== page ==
Measure Theory 3

Haven’t posted in two months! Time for some more measure theory, I suppose. Let’s start with Fatou’s lemma, which is a very useful tool:

Theorem 1 Let {(X,\mathcal M,\mu)} be a measure space and {f_n} a sequence of nonnegative measurable functions. Then

\displaystyle \int_X\liminf_{n\rightarrow\infty}f_n\ \mathsf d\mu \leqslant \liminf_{n\rightarrow\infty} \int_X f_n\ \mathsf d\mu.

Proof: Since {\inf_{k\geqslant n}f_k\leqslant \inf_{k\geqslant n+1}f_k	}, this inequality is preserved by the integral and hence right-hand side is a monotone increasing sequence of real numbers, which has a limit in {[0,\infty]}. For any {n}, we have {\inf_{k\geqslant n}f_k \leqslant f_k} for {k\geqslant n}, and hence

\displaystyle \int_X \inf_{k\geqslant n}f_k\ \mathsf d\mu \leqslant \int_X f_k\ \mathsf d\mu \leqslant \inf_{k\geqslant n}\int_X f_k\ \mathsf d\mu,

and by monotone convergence,

\displaystyle \lim_{n\rightarrow\infty} \int_X \inf_{k\geqslant n}f_k\ \mathsf d\mu = \int_X \lim_{n\rightarrow\infty}\inf_{k\geqslant n} f_k\ \mathsf d\mu.

Hence

\displaystyle \int_X \lim_{n\rightarrow\infty}\inf_{k\geqslant n} f_k\ \mathsf d\mu = \int_X\liminf_{n\rightarrow\infty}f_n\ \mathsf d\mu \leqslant \lim_{n\rightarrow\infty}\inf_{k\geqslant n}\int_X f_k\ \mathsf d\mu = \liminf_{n\rightarrow\infty} \int_X f_n\ \mathsf d\mu.

\Box

Note that this inequality requires no assumptions on {f_n} (unlike monotone convergence). An immediate application is the so-called Dominated Convergence Theorem, but first, a digression. Given a measure space {(X,\mathcal M,\mu)}, we define

\displaystyle L^1(\mu) := \left\{f:X\rightarrow\mathbb C \mid \int_X |f|\ \mathsf d\mu < \infty \right\}.

From the definition of {f = \Re(f)^+ - \Re(f)^-+\Im(f)^+-\Im(f)^-} it is clear that {f\in L^1} if and only if the integrals of {\Re(f)^+}, {\Re(f)^-}, {\Im(f)^+}, and {\Im(f)^-} are finite. For {0<p<\infty} we define

\displaystyle L^p(\mu) := \left\{ f:X\rightarrow\mathbb C \mid f^p\in L^1(\mu) \right\},

i.e. {f\in L^p} if and only if

\displaystyle \int_X |f|^p\ \mathsf d\mu < \infty.

Now, we would like to define a norm on {L^p} by e.g.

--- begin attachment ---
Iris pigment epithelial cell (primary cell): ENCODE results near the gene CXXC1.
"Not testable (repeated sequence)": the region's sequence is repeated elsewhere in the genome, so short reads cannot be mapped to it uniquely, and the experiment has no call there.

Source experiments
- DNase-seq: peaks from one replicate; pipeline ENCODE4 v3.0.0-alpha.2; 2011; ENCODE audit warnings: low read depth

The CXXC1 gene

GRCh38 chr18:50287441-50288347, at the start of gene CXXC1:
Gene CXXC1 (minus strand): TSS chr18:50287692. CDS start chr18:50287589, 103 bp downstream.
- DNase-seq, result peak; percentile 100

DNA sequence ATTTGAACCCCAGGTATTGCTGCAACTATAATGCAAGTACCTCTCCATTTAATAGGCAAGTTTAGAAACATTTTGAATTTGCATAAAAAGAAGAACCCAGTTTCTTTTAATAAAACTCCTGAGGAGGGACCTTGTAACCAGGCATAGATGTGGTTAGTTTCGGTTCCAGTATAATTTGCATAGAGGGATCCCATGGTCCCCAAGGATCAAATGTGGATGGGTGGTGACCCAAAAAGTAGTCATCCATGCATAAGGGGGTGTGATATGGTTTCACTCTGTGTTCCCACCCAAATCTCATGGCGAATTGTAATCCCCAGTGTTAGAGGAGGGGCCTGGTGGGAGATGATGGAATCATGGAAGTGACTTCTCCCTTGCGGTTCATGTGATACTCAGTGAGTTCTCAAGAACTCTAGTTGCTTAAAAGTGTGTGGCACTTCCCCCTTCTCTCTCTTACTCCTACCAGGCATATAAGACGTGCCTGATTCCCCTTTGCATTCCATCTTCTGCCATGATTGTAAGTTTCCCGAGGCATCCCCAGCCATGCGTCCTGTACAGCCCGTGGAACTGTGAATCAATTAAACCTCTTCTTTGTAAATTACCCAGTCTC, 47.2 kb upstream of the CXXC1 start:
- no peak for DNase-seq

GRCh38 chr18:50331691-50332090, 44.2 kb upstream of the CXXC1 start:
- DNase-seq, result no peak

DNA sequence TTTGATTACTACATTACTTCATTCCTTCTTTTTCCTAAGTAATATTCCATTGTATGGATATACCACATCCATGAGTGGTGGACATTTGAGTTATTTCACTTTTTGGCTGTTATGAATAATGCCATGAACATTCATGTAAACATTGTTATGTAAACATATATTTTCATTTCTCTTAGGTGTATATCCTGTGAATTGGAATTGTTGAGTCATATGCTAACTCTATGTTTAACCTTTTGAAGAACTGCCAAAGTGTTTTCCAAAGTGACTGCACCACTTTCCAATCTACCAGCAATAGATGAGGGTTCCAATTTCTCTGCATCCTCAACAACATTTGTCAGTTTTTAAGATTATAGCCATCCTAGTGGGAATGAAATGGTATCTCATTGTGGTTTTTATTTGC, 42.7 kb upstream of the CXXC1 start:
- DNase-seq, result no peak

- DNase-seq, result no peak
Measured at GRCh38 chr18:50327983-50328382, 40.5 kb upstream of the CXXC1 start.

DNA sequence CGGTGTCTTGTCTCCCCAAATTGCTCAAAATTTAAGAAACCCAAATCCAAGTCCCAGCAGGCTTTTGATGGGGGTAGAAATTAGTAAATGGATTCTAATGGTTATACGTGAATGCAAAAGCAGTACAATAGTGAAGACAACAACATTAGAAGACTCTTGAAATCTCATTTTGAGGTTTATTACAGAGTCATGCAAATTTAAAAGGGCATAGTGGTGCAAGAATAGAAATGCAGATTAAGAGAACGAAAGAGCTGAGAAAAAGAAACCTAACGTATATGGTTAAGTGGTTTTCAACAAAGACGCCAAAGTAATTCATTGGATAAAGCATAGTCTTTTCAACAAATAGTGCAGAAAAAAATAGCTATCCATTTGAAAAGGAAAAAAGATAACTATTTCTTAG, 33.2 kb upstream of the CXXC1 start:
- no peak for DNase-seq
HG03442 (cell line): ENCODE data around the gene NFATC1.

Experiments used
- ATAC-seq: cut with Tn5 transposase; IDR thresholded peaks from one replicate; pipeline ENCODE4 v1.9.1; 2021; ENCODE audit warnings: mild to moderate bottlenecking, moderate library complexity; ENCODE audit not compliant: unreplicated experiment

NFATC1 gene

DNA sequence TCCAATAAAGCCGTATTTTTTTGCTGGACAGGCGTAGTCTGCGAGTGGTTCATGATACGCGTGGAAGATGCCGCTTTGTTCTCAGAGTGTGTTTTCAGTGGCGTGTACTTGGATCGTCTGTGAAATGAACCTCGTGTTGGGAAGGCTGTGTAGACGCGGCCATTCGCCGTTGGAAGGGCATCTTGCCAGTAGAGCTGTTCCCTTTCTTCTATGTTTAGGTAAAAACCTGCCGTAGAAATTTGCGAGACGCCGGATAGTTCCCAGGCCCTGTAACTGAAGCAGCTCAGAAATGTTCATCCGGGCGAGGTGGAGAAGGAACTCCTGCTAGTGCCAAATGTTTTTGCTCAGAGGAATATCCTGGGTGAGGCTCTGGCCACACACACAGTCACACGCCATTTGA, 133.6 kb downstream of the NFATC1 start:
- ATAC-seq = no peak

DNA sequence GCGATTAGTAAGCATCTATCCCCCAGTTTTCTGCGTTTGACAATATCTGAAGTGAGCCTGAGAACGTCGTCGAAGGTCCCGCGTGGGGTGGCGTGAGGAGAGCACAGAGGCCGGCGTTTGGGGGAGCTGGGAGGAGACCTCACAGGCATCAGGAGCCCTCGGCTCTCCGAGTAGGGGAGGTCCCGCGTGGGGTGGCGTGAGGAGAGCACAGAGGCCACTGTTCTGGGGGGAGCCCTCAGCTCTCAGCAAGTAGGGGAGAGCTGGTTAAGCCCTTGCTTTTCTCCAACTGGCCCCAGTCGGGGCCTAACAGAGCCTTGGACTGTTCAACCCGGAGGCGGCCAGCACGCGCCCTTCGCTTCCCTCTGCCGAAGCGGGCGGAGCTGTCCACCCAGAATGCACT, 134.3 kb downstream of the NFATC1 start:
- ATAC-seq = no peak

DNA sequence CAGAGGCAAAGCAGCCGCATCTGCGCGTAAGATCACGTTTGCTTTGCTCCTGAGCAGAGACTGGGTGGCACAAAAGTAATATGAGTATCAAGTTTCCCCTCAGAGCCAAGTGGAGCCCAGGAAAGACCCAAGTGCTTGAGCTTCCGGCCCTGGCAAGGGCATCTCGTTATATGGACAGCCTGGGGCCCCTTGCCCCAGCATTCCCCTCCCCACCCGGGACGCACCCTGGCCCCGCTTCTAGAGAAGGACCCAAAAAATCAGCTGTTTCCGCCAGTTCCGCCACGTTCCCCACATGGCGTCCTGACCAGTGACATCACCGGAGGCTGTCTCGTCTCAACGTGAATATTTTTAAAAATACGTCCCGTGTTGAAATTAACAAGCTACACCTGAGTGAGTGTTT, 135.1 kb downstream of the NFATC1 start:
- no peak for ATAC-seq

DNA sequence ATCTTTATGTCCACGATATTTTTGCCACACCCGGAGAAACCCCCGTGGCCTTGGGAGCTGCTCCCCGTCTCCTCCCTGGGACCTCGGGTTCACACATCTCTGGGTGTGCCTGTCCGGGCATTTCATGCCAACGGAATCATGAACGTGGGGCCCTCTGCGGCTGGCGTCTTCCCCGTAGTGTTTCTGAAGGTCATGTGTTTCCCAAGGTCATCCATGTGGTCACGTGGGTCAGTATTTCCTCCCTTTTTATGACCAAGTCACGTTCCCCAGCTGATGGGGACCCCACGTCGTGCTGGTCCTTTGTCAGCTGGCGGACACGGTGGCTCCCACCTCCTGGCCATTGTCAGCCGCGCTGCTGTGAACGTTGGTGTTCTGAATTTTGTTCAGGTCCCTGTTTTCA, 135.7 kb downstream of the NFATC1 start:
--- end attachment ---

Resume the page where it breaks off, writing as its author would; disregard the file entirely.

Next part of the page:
\displaystyle \|f\|_p = \left(\int_X |f|^p\right)^{\frac1p}.

The problem is that this is only a pseudonorm, as {\|0\|_p=0}, but also {\|f\|_p=0} for {f=0} a.e. To remedy this, we consider the equivalence relation {\sim} on {L^p} where

\displaystyle f\sim g \iff f = g\ \mathrm{ a.e.}

Then we define

\displaystyle \mathcal L^p = L^p/\sim

to be the set of equivalence classes of {L^p} under {\sim}. That is, we consider functions that agree except on a set of measure zero (which does not change the integral) to be equivalent. Then {\|\cdot\|_p} defines a norm on {\mathcal L^p}, and {\rho(f,g) = \|f-g\|_p} a metric. We will discuss {\mathcal L^p} spaces in more detail later. Back to the Dominated Convergence Theorem:

Theorem 2 Let {f_n} be a sequence of measurable functions with {f_n\rightarrow f} pointwise and suppose there exists a function {g\in L^1} such that {|f_n|\leqslant g} for all {n}. Then {f\in L^1} and

\displaystyle \lim_{n\rightarrow\infty} \int_X f_n\ \mathsf d\mu = \int_X f\ \mathsf d\mu.

Proof: Since {|f_n|\leqslant g} for all {n}, letting {n\rightarrow\infty} we have {|f|\leqslant g}, so

\displaystyle \int_X |f|\ \mathsf d\mu \leqslant \int_X g\ \mathsf d\mu < \infty,

and hence {f\in L^1}. Now by Fatou’s lemma,

\displaystyle \int_X \liminf_{n\rightarrow\infty}(g + f_n)\ \mathsf d\mu \leqslant \liminf_{n\rightarrow\infty}\int_X (g+f_n)\ \mathsf d\mu = \int_X g\ \mathsf d\mu +\liminf_{n\rightarrow\infty} \int_X f_n \ \mathsf d\mu

and

\displaystyle \int_X \liminf_{n\rightarrow\infty}(g-f_n) \ \mathsf d\mu \leqslant \liminf_{n\rightarrow\infty} \int_X (g-f_n)\ \mathsf d\mu = \int_X g\mathsf d\mu - \limsup_{n\rightarrow\infty} \int_X f_n\mathsf d\mu.

Since {\int_X g\ \mathsf d\mu <\infty} we conclude that

\displaystyle \limsup_{n\rightarrow\infty} \int_X f_n\ \mathsf d\mu \leqslant \liminf_{n\rightarrow\infty} \int_X f_n \ \mathsf d\mu \left(= \lim_{n\rightarrow\infty} \int_X f_n \ \mathsf d\mu \right),

and hence by another application of Fatou’s lemma,

\displaystyle \int_X f\ \mathsf d\mu \leqslant \liminf_{n\rightarrow\infty} \int_X f_n \ \mathsf d\mu=\lim_{n\rightarrow\infty} \int_X f_n \ \mathsf d\mu \leqslant \int_X \limsup_{n\rightarrow\infty} f_n \ \mathsf d\mu = \int_X f\mathsf d\mu.

\Box

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